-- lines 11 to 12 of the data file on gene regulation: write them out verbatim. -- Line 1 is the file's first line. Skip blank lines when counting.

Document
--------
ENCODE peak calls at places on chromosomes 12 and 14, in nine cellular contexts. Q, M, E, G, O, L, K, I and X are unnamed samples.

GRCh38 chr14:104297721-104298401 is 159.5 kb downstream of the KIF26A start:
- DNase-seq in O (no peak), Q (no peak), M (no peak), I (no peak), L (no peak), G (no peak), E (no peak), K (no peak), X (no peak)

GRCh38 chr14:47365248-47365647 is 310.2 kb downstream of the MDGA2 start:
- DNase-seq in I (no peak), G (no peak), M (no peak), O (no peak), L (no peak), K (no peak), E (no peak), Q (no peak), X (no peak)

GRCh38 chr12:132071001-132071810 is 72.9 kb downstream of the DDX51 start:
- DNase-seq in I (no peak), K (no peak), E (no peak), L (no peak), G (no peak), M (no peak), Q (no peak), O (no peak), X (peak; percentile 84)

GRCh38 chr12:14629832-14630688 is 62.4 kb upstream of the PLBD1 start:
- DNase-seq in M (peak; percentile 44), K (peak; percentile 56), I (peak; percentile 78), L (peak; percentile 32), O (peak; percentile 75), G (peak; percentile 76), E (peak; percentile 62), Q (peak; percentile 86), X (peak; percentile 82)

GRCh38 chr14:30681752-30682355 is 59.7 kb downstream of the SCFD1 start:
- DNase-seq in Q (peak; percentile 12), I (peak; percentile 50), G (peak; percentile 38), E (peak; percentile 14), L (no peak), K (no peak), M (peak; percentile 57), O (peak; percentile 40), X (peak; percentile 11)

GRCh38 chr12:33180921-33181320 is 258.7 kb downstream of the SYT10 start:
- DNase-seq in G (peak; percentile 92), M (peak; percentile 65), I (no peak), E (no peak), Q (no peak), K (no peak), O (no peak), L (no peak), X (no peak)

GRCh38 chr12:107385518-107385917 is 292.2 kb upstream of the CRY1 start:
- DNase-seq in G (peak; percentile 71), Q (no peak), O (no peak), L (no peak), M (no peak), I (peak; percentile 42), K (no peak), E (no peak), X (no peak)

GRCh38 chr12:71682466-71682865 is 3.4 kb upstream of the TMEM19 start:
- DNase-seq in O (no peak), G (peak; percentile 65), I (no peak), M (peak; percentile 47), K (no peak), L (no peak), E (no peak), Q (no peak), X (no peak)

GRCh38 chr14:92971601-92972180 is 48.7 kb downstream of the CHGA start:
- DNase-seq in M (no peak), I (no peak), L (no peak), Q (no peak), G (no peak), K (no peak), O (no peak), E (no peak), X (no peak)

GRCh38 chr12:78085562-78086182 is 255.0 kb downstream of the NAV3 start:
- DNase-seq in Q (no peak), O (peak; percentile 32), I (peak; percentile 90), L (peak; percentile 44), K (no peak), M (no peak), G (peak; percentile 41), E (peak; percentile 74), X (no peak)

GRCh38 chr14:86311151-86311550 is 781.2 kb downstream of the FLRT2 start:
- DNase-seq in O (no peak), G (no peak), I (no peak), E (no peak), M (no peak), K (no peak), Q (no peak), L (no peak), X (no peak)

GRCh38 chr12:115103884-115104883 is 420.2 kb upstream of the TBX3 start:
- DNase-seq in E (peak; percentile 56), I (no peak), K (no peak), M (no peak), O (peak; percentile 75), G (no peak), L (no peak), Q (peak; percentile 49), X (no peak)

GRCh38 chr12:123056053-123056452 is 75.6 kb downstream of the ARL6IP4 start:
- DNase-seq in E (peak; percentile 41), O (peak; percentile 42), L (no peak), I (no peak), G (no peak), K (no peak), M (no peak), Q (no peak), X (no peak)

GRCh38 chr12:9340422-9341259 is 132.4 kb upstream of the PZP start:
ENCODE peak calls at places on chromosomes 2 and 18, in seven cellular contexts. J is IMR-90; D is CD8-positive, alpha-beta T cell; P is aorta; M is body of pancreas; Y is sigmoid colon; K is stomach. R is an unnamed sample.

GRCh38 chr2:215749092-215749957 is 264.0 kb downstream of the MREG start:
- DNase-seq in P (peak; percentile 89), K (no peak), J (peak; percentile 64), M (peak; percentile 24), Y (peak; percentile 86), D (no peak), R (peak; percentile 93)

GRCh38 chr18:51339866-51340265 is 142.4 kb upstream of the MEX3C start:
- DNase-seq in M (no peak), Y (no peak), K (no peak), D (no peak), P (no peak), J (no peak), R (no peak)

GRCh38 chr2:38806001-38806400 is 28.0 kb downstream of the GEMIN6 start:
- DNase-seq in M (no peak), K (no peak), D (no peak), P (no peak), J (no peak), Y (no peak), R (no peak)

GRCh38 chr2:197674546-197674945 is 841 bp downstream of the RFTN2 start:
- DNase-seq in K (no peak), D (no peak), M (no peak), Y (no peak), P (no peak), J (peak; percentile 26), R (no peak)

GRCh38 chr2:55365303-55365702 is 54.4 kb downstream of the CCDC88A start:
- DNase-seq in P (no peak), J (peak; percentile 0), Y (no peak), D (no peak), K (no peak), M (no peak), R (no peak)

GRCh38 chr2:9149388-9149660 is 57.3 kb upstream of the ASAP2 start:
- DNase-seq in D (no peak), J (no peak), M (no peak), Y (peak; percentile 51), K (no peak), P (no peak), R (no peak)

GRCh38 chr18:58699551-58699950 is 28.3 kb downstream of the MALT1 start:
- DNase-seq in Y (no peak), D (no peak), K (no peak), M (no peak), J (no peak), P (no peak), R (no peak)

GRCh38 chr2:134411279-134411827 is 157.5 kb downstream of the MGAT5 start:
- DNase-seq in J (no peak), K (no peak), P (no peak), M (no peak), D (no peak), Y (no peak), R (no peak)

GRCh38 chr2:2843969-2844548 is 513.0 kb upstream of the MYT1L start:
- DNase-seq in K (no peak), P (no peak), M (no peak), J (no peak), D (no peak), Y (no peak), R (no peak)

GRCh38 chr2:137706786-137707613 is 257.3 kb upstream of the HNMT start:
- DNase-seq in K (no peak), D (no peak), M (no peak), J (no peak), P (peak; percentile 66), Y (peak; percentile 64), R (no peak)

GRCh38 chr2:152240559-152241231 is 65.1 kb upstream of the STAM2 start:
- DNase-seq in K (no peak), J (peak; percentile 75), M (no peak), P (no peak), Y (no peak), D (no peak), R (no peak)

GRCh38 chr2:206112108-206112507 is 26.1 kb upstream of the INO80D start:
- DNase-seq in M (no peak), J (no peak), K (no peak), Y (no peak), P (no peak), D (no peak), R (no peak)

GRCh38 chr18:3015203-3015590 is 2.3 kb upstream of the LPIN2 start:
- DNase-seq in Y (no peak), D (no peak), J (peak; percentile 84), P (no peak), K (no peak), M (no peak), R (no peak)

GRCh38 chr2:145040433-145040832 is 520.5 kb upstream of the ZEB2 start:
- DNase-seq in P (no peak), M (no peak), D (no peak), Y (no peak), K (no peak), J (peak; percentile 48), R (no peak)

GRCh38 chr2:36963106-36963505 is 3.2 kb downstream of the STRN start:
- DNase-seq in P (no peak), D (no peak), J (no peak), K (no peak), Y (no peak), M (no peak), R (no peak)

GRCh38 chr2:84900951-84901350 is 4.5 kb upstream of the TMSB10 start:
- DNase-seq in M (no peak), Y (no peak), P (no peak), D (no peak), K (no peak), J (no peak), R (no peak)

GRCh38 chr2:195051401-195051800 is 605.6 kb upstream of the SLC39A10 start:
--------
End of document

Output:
- DNase-seq in Q (peak; percentile 12), I (peak; percentile 50), G (peak; percentile 38), E (peak; percentile 14), L (no peak), K (no peak), M (peak; percentile 57), O (peak; percentile 40), X (peak; percentile 11)

GRCh38 chr12:33180921-33181320 is 258.7 kb downstream of the SYT10 start: